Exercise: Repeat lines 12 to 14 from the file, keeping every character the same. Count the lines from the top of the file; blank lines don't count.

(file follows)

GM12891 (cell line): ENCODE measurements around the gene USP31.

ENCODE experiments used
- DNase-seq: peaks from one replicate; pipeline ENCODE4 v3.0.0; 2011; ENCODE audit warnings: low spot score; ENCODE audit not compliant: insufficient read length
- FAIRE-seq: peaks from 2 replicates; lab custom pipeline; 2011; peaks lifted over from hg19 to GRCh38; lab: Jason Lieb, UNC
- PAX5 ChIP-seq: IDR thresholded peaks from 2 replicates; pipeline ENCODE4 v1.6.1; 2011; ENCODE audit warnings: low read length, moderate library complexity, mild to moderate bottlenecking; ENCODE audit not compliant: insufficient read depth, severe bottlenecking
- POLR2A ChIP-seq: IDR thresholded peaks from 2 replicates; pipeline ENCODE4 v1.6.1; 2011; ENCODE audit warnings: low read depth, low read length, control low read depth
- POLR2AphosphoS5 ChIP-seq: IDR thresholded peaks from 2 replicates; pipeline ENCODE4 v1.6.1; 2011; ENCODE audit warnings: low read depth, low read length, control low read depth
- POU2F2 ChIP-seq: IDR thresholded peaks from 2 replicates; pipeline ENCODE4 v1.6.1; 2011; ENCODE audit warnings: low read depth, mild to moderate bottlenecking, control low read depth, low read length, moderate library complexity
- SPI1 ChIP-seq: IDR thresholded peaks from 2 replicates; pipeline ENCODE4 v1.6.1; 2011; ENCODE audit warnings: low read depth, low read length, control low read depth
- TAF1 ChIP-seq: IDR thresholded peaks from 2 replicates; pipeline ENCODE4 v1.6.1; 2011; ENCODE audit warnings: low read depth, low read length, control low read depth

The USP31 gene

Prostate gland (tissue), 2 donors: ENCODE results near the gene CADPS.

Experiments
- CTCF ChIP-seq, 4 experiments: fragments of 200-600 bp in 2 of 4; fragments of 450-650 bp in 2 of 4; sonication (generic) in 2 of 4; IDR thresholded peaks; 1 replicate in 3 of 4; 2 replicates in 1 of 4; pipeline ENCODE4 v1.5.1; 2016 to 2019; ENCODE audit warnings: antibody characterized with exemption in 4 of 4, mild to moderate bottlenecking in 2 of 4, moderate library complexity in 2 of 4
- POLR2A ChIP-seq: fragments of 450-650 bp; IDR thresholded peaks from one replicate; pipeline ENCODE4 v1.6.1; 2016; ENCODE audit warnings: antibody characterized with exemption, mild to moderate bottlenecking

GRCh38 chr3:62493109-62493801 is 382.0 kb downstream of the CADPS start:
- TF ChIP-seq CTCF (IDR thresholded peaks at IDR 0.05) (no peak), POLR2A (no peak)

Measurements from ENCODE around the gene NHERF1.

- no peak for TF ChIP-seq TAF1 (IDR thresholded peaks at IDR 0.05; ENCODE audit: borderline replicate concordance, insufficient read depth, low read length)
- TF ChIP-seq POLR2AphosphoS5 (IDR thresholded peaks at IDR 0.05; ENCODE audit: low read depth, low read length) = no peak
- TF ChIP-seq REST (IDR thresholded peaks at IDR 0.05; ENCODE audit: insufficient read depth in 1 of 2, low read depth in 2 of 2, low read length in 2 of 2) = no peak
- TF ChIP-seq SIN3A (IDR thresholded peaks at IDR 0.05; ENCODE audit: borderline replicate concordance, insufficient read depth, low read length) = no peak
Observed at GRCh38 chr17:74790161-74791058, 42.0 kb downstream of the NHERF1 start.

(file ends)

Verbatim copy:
Prostate gland (tissue), 2 donors: ENCODE results near the gene CADPS.

Experiments
- CTCF ChIP-seq, 4 experiments: fragments of 200-600 bp in 2 of 4; fragments of 450-650 bp in 2 of 4; sonication (generic) in 2 of 4; IDR thresholded peaks; 1 replicate in 3 of 4; 2 replicates in 1 of 4; pipeline ENCODE4 v1.5.1; 2016 to 2019; ENCODE audit warnings: antibody characterized with exemption in 4 of 4, mild to moderate bottlenecking in 2 of 4, moderate library complexity in 2 of 4